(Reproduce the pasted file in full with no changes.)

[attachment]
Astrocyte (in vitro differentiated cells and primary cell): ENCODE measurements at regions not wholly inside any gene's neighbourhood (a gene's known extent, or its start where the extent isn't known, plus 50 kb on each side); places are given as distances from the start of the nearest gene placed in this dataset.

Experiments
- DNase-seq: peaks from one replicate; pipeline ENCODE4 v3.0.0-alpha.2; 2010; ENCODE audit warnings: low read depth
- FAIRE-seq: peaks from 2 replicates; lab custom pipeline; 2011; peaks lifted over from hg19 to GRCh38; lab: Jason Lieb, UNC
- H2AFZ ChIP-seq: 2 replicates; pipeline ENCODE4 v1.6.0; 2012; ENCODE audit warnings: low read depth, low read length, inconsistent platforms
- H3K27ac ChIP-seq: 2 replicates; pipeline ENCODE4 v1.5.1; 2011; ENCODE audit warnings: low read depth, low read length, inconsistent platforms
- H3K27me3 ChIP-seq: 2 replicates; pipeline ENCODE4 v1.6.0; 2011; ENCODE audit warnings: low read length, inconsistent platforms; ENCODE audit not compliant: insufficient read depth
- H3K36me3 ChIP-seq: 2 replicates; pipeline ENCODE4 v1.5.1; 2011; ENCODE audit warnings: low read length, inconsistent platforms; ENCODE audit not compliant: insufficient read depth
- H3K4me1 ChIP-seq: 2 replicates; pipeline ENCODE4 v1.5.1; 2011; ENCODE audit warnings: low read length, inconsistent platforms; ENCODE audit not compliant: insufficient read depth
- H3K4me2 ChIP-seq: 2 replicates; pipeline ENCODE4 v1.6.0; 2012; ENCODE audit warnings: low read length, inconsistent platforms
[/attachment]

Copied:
Astrocyte (in vitro differentiated cells and primary cell): ENCODE measurements at regions not wholly inside any gene's neighbourhood (a gene's known extent, or its start where the extent isn't known, plus 50 kb on each side); places are given as distances from the start of the nearest gene placed in this dataset.

Experiments
- DNase-seq: peaks from one replicate; pipeline ENCODE4 v3.0.0-alpha.2; 2010; ENCODE audit warnings: low read depth
- FAIRE-seq: peaks from 2 replicates; lab custom pipeline; 2011; peaks lifted over from hg19 to GRCh38; lab: Jason Lieb, UNC
- H2AFZ ChIP-seq: 2 replicates; pipeline ENCODE4 v1.6.0; 2012; ENCODE audit warnings: low read depth, low read length, inconsistent platforms
- H3K27ac ChIP-seq: 2 replicates; pipeline ENCODE4 v1.5.1; 2011; ENCODE audit warnings: low read depth, low read length, inconsistent platforms
- H3K27me3 ChIP-seq: 2 replicates; pipeline ENCODE4 v1.6.0; 2011; ENCODE audit warnings: low read length, inconsistent platforms; ENCODE audit not compliant: insufficient read depth
- H3K36me3 ChIP-seq: 2 replicates; pipeline ENCODE4 v1.5.1; 2011; ENCODE audit warnings: low read length, inconsistent platforms; ENCODE audit not compliant: insufficient read depth
- H3K4me1 ChIP-seq: 2 replicates; pipeline ENCODE4 v1.5.1; 2011; ENCODE audit warnings: low read length, inconsistent platforms; ENCODE audit not compliant: insufficient read depth
- H3K4me2 ChIP-seq: 2 replicates; pipeline ENCODE4 v1.6.0; 2012; ENCODE audit warnings: low read length, inconsistent platforms